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Gender and Say: A Model of Household Behavior with Endogenously-Determined Balance of Power

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  • Basu, Kaushik

    (Cornell U)

Abstract

The evidence that the same total income can lead a household to choose different consumption vectors, depending on who brings in how much of the income, has led to an effort to replace the standard unitary model of the household with the 'collective model', which recognizes that the husband and the wife may have different preferences and depending on the balance of power between them the household may choose differently. One weakness of this new literature is that it fails to recognize that the household's choice could in turn influence the balance of power. Once this two-way relation between choice and power is recognized we, are forced to confront some new questions concerning how to model the household. This paper tries to answer these by defining a 'household equilibrium', examining its game-theoretic properties and drawing out its testable implications. It is shown, for instance, that a household equilibrium can be inefficient and that (for a certain class of parameters) children will be least likely to work in a household where power is evenly balanced. The paper also draws out the implications for female labor supply.

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Bibliographic Info

Paper provided by Cornell University, Center for Analytic Economics in its series Working Papers with number 01-01.

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Date of creation: Jan 2001
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Handle: RePEc:ecl:corcae:01-01

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  1. Shelly J. Lundberg & Robert A. Pollak & Terence J. Wales, 1997. "Do Husbands and Wives Pool Their Resources? Evidence from the United Kingdom Child Benefit," Journal of Human Resources, University of Wisconsin Press, vol. 32(3), pages 463-480.
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  4. Martin Browning & Pierre-André Chiappori & Valérie Lechene, 2006. "Collective and Unitary Models: A Clarification," Review of Economics of the Household, Springer, vol. 4(1), pages 5-14, 03.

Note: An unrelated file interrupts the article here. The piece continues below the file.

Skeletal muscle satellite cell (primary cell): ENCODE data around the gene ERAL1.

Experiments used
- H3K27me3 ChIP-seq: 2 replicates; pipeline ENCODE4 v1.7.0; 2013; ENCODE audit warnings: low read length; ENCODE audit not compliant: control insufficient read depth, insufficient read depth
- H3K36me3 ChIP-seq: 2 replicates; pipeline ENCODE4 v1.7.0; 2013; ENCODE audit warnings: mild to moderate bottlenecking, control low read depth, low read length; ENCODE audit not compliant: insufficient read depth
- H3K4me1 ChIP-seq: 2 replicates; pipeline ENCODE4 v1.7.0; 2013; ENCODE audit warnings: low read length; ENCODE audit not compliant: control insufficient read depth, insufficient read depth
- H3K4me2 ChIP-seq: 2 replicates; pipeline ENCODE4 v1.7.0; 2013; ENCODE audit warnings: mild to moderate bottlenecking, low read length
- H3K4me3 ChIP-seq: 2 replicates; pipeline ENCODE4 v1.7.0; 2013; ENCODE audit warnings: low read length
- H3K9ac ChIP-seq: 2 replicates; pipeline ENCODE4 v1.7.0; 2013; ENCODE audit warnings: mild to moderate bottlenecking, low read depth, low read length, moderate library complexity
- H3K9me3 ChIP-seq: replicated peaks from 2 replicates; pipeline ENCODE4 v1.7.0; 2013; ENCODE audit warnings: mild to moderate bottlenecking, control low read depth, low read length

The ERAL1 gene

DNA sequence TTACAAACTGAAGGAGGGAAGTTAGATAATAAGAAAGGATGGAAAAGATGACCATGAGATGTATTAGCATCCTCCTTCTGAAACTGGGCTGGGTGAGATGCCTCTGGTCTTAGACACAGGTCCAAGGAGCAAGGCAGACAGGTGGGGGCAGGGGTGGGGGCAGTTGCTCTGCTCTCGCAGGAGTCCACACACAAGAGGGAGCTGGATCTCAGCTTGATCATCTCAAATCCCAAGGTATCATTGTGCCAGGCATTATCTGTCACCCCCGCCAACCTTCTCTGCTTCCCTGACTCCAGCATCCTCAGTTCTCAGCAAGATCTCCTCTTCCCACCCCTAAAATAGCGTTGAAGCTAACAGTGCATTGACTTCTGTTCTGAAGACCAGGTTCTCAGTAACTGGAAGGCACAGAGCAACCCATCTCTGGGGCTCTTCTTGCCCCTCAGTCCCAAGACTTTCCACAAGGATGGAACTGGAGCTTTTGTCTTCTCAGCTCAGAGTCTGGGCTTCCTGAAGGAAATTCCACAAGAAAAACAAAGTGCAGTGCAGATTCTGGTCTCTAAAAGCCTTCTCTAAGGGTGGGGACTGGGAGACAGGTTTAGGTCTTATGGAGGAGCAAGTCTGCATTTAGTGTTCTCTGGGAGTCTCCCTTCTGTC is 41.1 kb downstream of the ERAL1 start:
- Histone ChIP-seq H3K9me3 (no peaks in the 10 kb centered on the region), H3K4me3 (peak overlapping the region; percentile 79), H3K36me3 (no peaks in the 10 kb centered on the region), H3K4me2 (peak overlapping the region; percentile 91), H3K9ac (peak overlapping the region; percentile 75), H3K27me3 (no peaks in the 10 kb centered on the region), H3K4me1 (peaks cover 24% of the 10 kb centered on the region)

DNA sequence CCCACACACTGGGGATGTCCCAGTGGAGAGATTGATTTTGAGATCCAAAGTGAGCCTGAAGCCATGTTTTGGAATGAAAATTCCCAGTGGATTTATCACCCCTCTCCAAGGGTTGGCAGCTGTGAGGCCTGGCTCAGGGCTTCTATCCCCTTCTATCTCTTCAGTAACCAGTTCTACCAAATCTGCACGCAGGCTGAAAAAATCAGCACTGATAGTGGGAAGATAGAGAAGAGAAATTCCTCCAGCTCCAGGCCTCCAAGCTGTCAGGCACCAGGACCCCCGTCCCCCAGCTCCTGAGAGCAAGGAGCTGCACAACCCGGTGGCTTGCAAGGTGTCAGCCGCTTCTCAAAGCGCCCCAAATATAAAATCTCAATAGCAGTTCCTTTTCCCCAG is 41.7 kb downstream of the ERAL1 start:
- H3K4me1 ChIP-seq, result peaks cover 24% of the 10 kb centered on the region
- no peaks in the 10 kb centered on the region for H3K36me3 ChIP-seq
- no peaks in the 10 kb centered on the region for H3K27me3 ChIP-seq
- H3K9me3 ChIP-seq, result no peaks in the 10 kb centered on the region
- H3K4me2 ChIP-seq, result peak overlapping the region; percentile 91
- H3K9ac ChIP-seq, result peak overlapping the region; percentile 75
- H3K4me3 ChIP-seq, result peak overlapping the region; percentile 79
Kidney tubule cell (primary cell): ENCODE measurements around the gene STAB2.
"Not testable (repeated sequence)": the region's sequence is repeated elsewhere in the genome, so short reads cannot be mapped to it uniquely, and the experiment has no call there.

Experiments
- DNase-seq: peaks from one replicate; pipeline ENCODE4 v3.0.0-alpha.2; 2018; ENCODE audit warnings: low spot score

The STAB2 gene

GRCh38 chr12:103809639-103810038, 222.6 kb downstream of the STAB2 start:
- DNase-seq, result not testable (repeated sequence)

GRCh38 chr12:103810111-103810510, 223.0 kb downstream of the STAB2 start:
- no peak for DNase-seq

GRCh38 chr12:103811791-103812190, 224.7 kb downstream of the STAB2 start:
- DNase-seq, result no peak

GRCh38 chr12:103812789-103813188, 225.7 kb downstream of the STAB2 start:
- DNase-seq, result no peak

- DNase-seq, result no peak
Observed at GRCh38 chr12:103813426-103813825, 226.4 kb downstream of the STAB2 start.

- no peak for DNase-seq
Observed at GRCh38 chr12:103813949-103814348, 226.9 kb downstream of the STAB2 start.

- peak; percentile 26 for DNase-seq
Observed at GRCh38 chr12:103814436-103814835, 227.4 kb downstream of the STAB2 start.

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  8. Chiappori, P.A., 1989. "Collective Labour Supply and Welfare," DELTA Working Papers 89-07, DELTA (Ecole normale supérieure).
  9. Haller, Hans, 2000. "Household Decisions and Equilibrium Efficiency," International Economic Review, Department of Economics, University of Pennsylvania and Osaka University Institute of Social and Economic Research Association, vol. 41(4), pages 835-47, November.
  10. James A. Robinson & Daron Acemoglu, 2000. "Political Losers as a Barrier to Economic Development," American Economic Review, American Economic Association, vol. 90(2), pages 126-130, May.
  11. Esther Duflo & Christopher Udry, 2003. "Intrahousehold Resource Allocation in Côte D'ivoire: Social Norms, Separate Accounts and Consumption Choices," Working Papers 857, Economic Growth Center, Yale University.
  12. Thomas, D., 1989. "Intra-Household Resource Allocation: An Inferential Approach," Papers 586, Yale - Economic Growth Center.
  13. Browning, Martin & Meghir, Costas, 1991. "The Effects of Male and Female Labor Supply on Commodity Demands," Econometrica, Econometric Society, vol. 59(4), pages 925-51, July.
  14. Zelizer, Viviana A, 1994. "The Creation of Domestic Currencies," American Economic Review, American Economic Association, vol. 84(2), pages 138-42, May.
  15. Bina Agarwal, 1997. "''Bargaining'' and Gender Relations: Within and Beyond the Household," Feminist Economics, Taylor & Francis Journals, vol. 3(1), pages 1-51.
  16. Kaushik Basu, 1999. "Child Labor: Cause, Consequence, and Cure, with Remarks on International Labor Standards," Journal of Economic Literature, American Economic Association, vol. 37(3), pages 1083-1119, September.
  17. Browning, Martin & Francois Bourguignon & Pierre-Andre Chiappori & Valerie Lechene, 1994. "Income and Outcomes: A Structural Model of Intrahousehold Allocation," Journal of Political Economy, University of Chicago Press, vol. 102(6), pages 1067-96, December.
  18. Milesi-Ferretti, Gian Maria & Spolaore, Enrico, 1994. "How cynical can an incumbent be? Strategic policy in a model of government spending," Journal of Public Economics, Elsevier, vol. 55(1), pages 121-140, September.
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  21. Ethan Ligon & Jonathan P. Thomas & Tim Worrall, 1998. "Mutual Insurance, Individual Savings and Limited Commitment," Keele Department of Economics Discussion Papers (1995-2001) 98/14, Department of Economics, Keele University.
  22. Basu, Kaushik & Van, Pham Hoang, 1998. "The Economics of Child Labor," American Economic Review, American Economic Association, vol. 88(3), pages 412-27, June.
  23. David Sally, 2000. "Confronting the Sirens: Rational Behavior in the Face of Changing Preferences," Journal of Institutional and Theoretical Economics (JITE), Mohr Siebeck, Tübingen, vol. 156(4), pages 684-, December.
  24. Hoddinott, John & Haddad, Lawrence, 1995. "Does Female Income Share Influence Household Expenditures? Evidence from Cote d'Ivoire," Oxford Bulletin of Economics and Statistics, Department of Economics, University of Oxford, vol. 57(1), pages 77-96, February.
  25. Browning, Martin, 1992. "Children and Household Economic Behavior," Journal of Economic Literature, American Economic Association, vol. 30(3), pages 1434-75, September.
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